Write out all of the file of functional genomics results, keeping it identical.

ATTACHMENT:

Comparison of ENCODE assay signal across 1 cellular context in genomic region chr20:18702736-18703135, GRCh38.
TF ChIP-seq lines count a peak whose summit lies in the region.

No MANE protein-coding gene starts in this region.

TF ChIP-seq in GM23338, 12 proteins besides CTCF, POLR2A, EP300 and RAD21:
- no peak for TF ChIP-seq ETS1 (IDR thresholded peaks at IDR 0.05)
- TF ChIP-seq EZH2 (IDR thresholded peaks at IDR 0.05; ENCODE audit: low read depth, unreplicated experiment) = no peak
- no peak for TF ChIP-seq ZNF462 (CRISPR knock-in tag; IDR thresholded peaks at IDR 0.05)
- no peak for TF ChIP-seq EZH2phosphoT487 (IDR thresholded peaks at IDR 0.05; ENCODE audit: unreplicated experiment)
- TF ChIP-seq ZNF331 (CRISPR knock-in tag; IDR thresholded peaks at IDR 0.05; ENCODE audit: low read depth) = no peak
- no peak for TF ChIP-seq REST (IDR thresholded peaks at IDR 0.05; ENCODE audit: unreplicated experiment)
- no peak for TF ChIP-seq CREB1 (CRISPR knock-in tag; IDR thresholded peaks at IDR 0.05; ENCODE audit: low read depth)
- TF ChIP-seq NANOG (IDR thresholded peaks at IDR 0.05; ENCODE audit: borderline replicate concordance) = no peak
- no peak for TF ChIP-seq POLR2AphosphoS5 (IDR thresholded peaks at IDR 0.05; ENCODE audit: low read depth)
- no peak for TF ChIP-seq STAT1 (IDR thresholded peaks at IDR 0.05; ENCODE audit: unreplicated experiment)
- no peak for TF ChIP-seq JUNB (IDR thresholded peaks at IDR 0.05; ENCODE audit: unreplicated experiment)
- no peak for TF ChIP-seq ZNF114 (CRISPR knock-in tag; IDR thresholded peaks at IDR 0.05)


Comparison of ENCODE assay signal across 1 cellular context in genomic region chr20:18702736-18703135, GRCh38.
TF ChIP-seq lines count a peak whose summit lies in the region.

No MANE protein-coding gene starts in this region.

TF ChIP-seq in GM23338, 12 proteins besides CTCF, POLR2A, EP300 and RAD21:
- no peak for TF ChIP-seq ETS1 (IDR thresholded peaks at IDR 0.05)
- TF ChIP-seq EZH2 (IDR thresholded peaks at IDR 0.05; ENCODE audit: low read depth, unreplicated experiment) = no peak
- no peak for TF ChIP-seq ZNF462 (CRISPR knock-in tag; IDR thresholded peaks at IDR 0.05)
- no peak for TF ChIP-seq EZH2phosphoT487 (IDR thresholded peaks at IDR 0.05; ENCODE audit: unreplicated experiment)
- TF ChIP-seq ZNF331 (CRISPR knock-in tag; IDR thresholded peaks at IDR 0.05; ENCODE audit: low read depth) = no peak
- no peak for TF ChIP-seq REST (IDR thresholded peaks at IDR 0.05; ENCODE audit: unreplicated experiment)
- no peak for TF ChIP-seq CREB1 (CRISPR knock-in tag; IDR thresholded peaks at IDR 0.05; ENCODE audit: low read depth)
- TF ChIP-seq NANOG (IDR thresholded peaks at IDR 0.05; ENCODE audit: borderline replicate concordance) = no peak
- no peak for TF ChIP-seq POLR2AphosphoS5 (IDR thresholded peaks at IDR 0.05; ENCODE audit: low read depth)
- no peak for TF ChIP-seq STAT1 (IDR thresholded peaks at IDR 0.05; ENCODE audit: unreplicated experiment)
- no peak for TF ChIP-seq JUNB (IDR thresholded peaks at IDR 0.05; ENCODE audit: unreplicated experiment)
- no peak for TF ChIP-seq ZNF114 (CRISPR knock-in tag; IDR thresholded peaks at IDR 0.05)